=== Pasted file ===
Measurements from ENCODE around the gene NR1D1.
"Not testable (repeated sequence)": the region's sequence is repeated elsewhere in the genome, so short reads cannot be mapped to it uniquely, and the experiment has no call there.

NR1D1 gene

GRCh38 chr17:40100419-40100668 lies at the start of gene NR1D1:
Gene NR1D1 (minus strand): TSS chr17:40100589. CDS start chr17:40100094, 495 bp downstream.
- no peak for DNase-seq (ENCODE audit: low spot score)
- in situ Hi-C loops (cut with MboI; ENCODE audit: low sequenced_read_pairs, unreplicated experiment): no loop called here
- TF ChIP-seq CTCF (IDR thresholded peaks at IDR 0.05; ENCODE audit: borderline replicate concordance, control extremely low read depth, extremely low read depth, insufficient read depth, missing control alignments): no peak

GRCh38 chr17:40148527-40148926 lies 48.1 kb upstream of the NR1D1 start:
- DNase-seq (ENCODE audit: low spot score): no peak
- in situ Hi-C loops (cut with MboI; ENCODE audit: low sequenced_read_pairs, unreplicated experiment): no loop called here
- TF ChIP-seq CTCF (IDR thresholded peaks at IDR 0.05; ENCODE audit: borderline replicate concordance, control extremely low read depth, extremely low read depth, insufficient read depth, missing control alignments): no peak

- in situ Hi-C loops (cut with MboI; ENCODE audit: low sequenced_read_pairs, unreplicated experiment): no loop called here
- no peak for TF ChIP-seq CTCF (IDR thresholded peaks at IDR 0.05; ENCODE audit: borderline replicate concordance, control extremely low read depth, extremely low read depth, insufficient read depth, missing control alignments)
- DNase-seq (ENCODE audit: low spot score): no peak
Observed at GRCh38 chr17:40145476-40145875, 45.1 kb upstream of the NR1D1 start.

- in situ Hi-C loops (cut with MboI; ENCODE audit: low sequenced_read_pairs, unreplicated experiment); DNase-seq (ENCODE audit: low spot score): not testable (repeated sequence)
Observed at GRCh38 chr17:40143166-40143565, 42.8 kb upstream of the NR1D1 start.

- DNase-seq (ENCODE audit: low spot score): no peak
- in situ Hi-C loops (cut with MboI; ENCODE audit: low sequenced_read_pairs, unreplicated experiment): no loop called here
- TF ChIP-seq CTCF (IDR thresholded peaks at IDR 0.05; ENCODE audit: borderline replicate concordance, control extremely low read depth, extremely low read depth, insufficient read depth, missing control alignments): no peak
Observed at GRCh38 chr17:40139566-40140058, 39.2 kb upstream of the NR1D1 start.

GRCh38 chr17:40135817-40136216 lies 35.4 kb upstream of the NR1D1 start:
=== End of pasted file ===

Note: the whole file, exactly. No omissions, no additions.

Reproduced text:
Measurements from ENCODE around the gene NR1D1.
"Not testable (repeated sequence)": the region's sequence is repeated elsewhere in the genome, so short reads cannot be mapped to it uniquely, and the experiment has no call there.

NR1D1 gene

GRCh38 chr17:40100419-40100668 lies at the start of gene NR1D1:
Gene NR1D1 (minus strand): TSS chr17:40100589. CDS start chr17:40100094, 495 bp downstream.
- no peak for DNase-seq (ENCODE audit: low spot score)
- in situ Hi-C loops (cut with MboI; ENCODE audit: low sequenced_read_pairs, unreplicated experiment): no loop called here
- TF ChIP-seq CTCF (IDR thresholded peaks at IDR 0.05; ENCODE audit: borderline replicate concordance, control extremely low read depth, extremely low read depth, insufficient read depth, missing control alignments): no peak

GRCh38 chr17:40148527-40148926 lies 48.1 kb upstream of the NR1D1 start:
- DNase-seq (ENCODE audit: low spot score): no peak
- in situ Hi-C loops (cut with MboI; ENCODE audit: low sequenced_read_pairs, unreplicated experiment): no loop called here
- TF ChIP-seq CTCF (IDR thresholded peaks at IDR 0.05; ENCODE audit: borderline replicate concordance, control extremely low read depth, extremely low read depth, insufficient read depth, missing control alignments): no peak

- in situ Hi-C loops (cut with MboI; ENCODE audit: low sequenced_read_pairs, unreplicated experiment): no loop called here
- no peak for TF ChIP-seq CTCF (IDR thresholded peaks at IDR 0.05; ENCODE audit: borderline replicate concordance, control extremely low read depth, extremely low read depth, insufficient read depth, missing control alignments)
- DNase-seq (ENCODE audit: low spot score): no peak
Observed at GRCh38 chr17:40145476-40145875, 45.1 kb upstream of the NR1D1 start.

- in situ Hi-C loops (cut with MboI; ENCODE audit: low sequenced_read_pairs, unreplicated experiment); DNase-seq (ENCODE audit: low spot score): not testable (repeated sequence)
Observed at GRCh38 chr17:40143166-40143565, 42.8 kb upstream of the NR1D1 start.

- DNase-seq (ENCODE audit: low spot score): no peak
- in situ Hi-C loops (cut with MboI; ENCODE audit: low sequenced_read_pairs, unreplicated experiment): no loop called here
- TF ChIP-seq CTCF (IDR thresholded peaks at IDR 0.05; ENCODE audit: borderline replicate concordance, control extremely low read depth, extremely low read depth, insufficient read depth, missing control alignments): no peak
Observed at GRCh38 chr17:40139566-40140058, 39.2 kb upstream of the NR1D1 start.

GRCh38 chr17:40135817-40136216 lies 35.4 kb upstream of the NR1D1 start: